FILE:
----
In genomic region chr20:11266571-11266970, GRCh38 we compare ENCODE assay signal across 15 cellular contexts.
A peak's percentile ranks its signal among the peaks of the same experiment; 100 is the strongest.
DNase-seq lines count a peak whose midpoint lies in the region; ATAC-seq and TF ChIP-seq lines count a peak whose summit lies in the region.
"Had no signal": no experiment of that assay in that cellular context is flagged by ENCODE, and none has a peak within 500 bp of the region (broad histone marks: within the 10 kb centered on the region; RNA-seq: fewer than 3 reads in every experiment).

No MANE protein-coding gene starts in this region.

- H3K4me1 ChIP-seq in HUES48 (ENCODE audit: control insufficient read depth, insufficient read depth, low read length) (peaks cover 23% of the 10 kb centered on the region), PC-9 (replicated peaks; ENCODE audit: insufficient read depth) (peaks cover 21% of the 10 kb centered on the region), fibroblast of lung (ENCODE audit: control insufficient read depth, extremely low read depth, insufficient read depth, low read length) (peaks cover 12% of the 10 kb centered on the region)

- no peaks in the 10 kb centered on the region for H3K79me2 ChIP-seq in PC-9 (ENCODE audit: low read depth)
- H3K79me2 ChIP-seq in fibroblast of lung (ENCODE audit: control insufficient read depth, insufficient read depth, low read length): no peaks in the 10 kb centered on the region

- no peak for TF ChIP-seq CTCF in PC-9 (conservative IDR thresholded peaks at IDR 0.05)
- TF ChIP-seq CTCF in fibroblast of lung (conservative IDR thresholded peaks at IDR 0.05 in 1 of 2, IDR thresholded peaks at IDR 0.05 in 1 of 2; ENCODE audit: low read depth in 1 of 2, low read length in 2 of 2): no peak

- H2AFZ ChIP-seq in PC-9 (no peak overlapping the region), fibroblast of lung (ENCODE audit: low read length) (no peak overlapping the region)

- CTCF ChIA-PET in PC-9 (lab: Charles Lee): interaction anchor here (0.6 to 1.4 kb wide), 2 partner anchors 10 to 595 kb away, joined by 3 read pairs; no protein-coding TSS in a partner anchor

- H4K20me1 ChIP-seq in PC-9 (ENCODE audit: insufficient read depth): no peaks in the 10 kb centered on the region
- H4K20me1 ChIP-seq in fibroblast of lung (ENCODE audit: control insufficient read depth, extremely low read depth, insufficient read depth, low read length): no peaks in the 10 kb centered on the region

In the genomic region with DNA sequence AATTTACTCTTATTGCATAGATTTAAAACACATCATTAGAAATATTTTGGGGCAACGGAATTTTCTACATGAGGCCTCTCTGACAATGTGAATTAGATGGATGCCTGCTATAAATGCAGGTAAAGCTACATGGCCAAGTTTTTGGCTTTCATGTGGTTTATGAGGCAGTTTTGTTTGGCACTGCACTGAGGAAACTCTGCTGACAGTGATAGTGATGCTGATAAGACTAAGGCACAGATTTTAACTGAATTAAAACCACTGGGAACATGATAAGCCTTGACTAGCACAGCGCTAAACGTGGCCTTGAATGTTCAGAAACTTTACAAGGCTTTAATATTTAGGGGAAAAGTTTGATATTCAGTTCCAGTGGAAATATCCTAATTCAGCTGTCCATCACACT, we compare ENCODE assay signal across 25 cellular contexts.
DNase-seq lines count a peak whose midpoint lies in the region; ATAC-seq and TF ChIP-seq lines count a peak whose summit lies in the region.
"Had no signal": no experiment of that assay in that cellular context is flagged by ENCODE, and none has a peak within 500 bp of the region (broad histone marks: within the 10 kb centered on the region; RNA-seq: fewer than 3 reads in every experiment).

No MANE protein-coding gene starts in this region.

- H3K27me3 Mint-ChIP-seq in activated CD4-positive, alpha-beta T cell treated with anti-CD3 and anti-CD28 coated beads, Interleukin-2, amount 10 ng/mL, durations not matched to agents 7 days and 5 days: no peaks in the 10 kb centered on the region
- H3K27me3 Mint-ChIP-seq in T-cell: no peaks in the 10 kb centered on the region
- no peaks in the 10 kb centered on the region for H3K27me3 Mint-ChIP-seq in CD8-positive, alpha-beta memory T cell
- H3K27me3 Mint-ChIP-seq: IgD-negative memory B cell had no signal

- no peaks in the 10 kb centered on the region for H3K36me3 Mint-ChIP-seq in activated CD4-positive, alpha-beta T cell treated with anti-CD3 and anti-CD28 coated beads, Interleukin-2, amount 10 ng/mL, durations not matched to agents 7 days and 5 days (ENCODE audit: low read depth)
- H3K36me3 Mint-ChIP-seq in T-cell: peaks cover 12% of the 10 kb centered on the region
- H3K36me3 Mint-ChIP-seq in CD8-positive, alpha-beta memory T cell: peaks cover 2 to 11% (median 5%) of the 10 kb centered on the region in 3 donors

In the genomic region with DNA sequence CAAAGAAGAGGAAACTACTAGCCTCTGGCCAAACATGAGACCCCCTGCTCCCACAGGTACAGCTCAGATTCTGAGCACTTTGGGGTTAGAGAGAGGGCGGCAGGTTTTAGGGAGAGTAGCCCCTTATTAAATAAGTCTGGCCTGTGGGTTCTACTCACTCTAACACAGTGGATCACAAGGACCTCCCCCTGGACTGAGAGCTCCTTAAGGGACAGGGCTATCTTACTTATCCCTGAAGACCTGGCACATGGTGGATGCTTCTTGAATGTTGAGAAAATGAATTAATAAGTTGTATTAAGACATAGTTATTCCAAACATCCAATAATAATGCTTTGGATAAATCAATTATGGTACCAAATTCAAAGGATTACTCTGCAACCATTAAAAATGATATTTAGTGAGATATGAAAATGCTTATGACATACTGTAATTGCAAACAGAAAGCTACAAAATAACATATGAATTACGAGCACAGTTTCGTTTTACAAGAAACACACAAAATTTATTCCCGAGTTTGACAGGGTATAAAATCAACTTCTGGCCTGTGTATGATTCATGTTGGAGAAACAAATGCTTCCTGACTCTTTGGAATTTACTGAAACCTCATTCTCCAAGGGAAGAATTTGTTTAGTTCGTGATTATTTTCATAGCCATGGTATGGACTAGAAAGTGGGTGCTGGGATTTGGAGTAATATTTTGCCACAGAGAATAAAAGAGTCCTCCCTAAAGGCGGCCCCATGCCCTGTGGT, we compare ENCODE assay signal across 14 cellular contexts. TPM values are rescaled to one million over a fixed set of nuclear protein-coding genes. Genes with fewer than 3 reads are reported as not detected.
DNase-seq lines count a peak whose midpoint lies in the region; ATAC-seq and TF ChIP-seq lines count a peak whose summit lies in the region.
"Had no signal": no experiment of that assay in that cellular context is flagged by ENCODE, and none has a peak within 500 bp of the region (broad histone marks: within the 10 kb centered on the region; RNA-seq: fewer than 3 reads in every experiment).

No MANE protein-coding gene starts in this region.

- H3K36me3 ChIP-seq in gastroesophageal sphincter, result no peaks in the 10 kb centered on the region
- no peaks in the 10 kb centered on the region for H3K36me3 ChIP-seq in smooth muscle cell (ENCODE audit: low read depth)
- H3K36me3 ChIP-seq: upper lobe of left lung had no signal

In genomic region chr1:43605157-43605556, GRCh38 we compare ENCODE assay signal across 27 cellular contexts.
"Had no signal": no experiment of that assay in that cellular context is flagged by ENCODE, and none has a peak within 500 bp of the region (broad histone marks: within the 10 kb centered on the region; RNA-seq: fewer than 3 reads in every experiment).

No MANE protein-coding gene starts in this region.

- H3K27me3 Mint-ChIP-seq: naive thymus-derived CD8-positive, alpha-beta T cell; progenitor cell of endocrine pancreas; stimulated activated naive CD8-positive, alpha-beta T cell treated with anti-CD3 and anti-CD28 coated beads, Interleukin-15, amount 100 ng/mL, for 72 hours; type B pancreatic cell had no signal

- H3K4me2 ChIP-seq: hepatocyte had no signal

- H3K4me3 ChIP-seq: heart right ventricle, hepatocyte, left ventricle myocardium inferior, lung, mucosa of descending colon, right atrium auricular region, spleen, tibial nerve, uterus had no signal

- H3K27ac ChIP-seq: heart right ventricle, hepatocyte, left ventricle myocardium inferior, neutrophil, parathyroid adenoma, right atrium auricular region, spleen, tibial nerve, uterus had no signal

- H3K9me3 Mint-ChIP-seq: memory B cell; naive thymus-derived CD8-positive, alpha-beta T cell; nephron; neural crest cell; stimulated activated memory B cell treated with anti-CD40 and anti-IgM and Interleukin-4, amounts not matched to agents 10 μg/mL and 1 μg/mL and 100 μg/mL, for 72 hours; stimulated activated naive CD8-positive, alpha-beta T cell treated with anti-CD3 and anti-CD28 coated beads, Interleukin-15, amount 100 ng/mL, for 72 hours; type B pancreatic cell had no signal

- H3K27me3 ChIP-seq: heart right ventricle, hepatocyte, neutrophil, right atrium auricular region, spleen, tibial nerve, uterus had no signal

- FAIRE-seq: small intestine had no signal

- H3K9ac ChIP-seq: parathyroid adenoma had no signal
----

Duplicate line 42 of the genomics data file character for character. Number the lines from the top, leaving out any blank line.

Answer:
- FAIRE-seq: small intestine had no signal